It can be postulated that Colonel Fitzwilliam served multiple purposes in Pride & Prejudice aside from his one, main, purpose: letting Elizabeth know that Darcy separated Jane and Bingley. These other functions include:
- Fitzwilliam confirms Darcy’s statement about his sister, Georgiana, nearly eloping with Wickham. Although the actual confirmation is a slight reaction to Elizabeth’s teasing, Darcy’s willingness for Elizabeth to question Fitzwilliam offers further confirmation.
- He shows the reader that Darcy has respectable relatives he need not be ashamed of. I certainly wouldn’t want Pride and Prejudice to be without Lady Catherine, but I am quite happy she isn’t a relative that I would have to spend weeks visiting every year.
- He shows that Darcy has a good relationship with a sensible person other than Bingley. In Pride and Prejudice, there is an ongoing theme of judging people by the company they kept, and Darcy keeps good company by choice.
- He shows us that Elizabeth is attractive to a man of sense. From what we’ve seen in the novel up to the point of their brief friendship, Elizabeth attracted Wickham, Mr. Collins, and a non-redeemed Darcy. That is not a very good collection of suitors.
- He shows that even a good man needs to consider money when marrying. Colonel Fitzwilliam is kind enough to Elizabeth not to raise her expectations, which he does by letting her know that he has to marry for money, which conveniently lets the reader know that a man whom Jane Austen obviously respects, will not marry a poor woman.
- He helps the reader realize how much Darcy is attracted to Elizabeth and sets up a great interchange between Elizabeth and Darcy, shown below. This scene also shows that Elizabeth has some recognition of Darcy’s merits, when she calls him “a man of sense and education.”
“You mean to frighten me, Mr. Darcy, by coming in all this state to hear me? I will not be alarmed though your sister does play so well. There is a stubbornness about me that never can bear to be frightened at the will of others. My courage always rises at every attempt to intimidate me.”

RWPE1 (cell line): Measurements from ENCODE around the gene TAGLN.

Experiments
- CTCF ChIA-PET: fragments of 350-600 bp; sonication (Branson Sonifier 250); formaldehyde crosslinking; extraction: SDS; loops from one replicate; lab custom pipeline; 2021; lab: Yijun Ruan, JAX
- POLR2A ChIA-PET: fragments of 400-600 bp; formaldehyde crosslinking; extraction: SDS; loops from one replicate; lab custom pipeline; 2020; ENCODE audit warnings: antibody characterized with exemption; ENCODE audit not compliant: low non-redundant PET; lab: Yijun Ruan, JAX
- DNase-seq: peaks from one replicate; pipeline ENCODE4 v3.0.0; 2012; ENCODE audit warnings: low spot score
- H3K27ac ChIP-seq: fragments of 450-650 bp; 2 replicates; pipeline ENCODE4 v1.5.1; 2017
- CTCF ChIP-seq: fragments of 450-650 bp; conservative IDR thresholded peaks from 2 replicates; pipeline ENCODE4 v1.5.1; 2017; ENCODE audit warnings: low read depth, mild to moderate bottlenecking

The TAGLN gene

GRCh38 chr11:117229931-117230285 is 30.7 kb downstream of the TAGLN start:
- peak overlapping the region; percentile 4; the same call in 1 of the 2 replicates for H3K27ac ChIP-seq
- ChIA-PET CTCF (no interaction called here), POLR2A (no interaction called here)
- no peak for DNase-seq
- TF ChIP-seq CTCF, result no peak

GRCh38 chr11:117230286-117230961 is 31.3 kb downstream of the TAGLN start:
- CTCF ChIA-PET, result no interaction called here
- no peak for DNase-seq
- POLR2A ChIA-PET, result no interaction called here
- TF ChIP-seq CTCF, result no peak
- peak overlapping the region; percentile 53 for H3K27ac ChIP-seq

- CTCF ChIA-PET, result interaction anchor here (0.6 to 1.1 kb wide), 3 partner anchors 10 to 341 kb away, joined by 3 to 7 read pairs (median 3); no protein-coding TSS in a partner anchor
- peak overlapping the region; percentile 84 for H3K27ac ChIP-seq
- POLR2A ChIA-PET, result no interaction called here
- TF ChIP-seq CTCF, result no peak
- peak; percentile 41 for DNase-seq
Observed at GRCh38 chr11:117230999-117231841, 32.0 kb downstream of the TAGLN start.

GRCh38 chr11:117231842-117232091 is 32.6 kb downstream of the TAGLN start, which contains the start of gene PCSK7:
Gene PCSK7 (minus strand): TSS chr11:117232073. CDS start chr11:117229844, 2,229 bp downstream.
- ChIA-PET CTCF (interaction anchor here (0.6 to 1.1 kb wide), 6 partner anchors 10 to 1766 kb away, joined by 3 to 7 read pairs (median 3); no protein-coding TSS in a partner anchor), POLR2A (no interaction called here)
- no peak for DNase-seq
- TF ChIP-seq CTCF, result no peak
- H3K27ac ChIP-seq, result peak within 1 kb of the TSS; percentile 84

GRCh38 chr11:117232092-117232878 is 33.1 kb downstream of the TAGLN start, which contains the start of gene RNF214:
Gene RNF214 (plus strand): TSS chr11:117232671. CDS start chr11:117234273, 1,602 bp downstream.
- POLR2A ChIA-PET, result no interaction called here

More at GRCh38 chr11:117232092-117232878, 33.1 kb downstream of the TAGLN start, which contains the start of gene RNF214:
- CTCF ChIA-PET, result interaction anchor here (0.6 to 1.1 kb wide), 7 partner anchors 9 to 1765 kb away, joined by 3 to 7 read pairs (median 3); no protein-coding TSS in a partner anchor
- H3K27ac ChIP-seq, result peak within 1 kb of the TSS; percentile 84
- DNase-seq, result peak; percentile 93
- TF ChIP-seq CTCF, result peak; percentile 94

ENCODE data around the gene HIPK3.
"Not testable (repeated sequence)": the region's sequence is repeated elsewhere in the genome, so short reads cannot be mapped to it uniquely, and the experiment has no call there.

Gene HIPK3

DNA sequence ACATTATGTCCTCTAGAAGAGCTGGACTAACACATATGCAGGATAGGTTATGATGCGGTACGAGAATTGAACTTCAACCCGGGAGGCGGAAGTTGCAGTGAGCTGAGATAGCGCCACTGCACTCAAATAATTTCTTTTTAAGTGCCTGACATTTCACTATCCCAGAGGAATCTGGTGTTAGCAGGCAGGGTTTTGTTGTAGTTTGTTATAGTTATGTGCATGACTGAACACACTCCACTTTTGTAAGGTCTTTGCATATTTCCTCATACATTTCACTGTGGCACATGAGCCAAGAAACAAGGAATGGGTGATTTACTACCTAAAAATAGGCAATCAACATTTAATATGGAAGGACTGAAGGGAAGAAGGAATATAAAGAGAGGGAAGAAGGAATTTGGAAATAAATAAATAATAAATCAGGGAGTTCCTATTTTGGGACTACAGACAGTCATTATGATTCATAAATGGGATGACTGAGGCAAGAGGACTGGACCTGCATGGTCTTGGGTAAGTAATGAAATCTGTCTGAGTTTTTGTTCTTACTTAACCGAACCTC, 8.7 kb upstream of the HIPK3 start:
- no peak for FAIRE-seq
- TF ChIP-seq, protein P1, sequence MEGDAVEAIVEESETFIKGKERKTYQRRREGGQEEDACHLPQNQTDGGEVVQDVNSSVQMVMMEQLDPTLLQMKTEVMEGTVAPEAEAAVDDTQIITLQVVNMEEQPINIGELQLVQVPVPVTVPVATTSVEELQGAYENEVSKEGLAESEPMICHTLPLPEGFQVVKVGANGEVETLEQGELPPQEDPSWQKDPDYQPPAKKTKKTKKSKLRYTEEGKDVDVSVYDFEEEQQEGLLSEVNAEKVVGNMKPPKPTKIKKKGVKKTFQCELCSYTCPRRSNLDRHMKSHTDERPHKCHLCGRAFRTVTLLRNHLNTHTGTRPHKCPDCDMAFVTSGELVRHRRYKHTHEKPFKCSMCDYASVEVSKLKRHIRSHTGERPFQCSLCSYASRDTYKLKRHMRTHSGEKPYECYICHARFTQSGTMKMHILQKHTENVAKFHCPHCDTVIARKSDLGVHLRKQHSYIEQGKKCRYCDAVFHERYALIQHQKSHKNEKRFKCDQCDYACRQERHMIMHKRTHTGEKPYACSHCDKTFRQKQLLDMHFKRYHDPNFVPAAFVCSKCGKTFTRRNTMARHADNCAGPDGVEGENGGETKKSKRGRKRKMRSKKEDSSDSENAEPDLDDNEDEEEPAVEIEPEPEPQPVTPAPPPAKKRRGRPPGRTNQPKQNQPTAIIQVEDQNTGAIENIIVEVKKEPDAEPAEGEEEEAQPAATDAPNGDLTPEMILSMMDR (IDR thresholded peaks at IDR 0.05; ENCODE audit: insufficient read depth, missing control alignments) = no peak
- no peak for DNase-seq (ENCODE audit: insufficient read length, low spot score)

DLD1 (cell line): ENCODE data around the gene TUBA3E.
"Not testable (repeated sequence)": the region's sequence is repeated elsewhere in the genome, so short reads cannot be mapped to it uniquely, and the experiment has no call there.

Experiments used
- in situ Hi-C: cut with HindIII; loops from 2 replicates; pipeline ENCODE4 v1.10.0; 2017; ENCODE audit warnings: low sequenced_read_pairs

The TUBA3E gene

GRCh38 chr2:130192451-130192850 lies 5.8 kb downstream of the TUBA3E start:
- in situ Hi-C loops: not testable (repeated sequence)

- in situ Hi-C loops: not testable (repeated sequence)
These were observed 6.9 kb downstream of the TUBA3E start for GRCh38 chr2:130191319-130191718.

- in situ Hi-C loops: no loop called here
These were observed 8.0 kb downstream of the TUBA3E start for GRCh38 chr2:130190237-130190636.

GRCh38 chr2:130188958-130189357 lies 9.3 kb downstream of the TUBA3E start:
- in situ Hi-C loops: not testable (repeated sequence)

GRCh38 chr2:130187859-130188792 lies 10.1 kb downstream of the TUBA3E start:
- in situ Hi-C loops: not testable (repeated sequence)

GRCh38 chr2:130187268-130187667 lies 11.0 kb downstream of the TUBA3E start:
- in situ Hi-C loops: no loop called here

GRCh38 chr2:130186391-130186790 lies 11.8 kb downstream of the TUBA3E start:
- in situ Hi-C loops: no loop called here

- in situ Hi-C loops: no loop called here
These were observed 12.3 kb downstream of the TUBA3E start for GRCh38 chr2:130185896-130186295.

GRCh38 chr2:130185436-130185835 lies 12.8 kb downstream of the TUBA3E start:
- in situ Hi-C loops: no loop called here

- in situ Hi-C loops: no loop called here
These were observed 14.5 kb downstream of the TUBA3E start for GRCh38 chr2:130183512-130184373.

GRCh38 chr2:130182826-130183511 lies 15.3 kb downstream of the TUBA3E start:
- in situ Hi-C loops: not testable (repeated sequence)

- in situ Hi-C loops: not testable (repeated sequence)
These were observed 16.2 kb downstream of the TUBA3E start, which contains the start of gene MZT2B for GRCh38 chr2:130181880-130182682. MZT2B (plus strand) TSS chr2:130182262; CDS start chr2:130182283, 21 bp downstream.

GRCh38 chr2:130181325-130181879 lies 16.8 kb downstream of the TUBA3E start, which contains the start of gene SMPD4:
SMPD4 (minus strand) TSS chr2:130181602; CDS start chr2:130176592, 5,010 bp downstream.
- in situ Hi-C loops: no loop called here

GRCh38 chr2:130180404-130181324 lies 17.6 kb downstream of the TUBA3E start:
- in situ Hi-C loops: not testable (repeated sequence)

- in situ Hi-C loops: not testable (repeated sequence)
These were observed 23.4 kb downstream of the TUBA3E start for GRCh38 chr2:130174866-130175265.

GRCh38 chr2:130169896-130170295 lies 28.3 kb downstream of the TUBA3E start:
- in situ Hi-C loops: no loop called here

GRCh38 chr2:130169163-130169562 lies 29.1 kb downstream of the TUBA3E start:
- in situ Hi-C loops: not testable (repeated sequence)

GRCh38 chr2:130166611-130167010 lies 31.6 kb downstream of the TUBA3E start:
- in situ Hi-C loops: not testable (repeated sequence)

“I shall not say you are mistaken,” he replied, “because you could not really believe me to entertain any design of alarming you; and I have had the pleasure of your acquaintance long enough to know that you find great enjoyment in occasionally professing opinions which in fact are not your own.”
Elizabeth laughed heartily at this picture of herself, and said to Colonel Fitzwilliam, “Your cousin will give you a very pretty notion of me, and teach you not to believe a word I say. I am particularly unlucky in meeting with a person so able to expose my real character, in a part of the world where I had hoped to pass myself off with some degree of credit. Indeed, Mr. Darcy, it is very ungenerous in you to mention all that you knew to my disadvantage in Hertfordshire–and, give me leave to say, very impolitic too–for it is provoking me to retaliate, and such things may come out as will shock your relations to hear.”
“I am not afraid of you,” said he, smilingly.
“Pray let me hear what you have to accuse him of,” cried Colonel Fitzwilliam. “I should like to know how he behaves among strangers.”
“You shall hear then–but prepare yourself for something very dreadful. The first time of my ever seeing him in Hertfordshire, you must know, was at a ball–and at this ball, what do you think he did? He danced only four dances, though gentlemen were scarce; and, to my certain knowledge, more than one young lady was sitting down in want of a partner. Mr. Darcy, you cannot deny the fact.”
“I had not at that time the honor of knowing any lady in the assembly beyond my own party.”
“True; and nobody can ever be introduced in a ball-room. Well, Colonel Fitzwilliam, what do I play next? My fingers wait your orders.”
“Perhaps,” said Darcy, “I should have judged better, had I sought an introduction; but I am ill-qualified to recommend myself to strangers.”
“Shall we ask your cousin the reason of this?” said Elizabeth, still addressing Colonel Fitzwilliam. “Shall we ask him why a man of sense and education, and who has lived in the world, is ill qualified to recommend himself to strangers?”
“I can answer your question,” said Fitzwilliam, “without applying to him. It is because he will not give himself the trouble.”
“I certainly have not the talent which some people possess,” said Darcy,” of conversing easily with those I have never seen before. I cannot catch their tone of conversation, or appear interested in their concerns, as I often see done.”
“My fingers,” said Elizabeth, “do not move over this instrument in the masterly manner which I see so many women’s do. They have not the same force or rapidity, and do not produce the same expression. But then I have always supposed it to be my own fault–because I will not take the trouble of practicing. It is not that I do not believe my fingers as capable as any other woman’s of superior execution.”
Darcy smiled and said, “You are perfectly right. You have employed your time much better. No one admitted to the privilege of hearing you can think anything wanting. We neither of us perform to strangers.”
Colonel Fitzwilliam is an example of Jane Austen’s brilliance. He appears as almost an incidental character, but manages to be very important to the story.
- Can you think of other purposes Colonel Fitzwilliam serves in Pride and Prejudice?
- Would you include or, as done here, exclude one of his main purposes for the modern reader: Being another appealing gentleman in the story and, furthermore, one who remains single, allowing the reader’s imagination to plan his future?
- What other characters appear to be unimportant, but serve multiple purposes in Pride and Prejudice?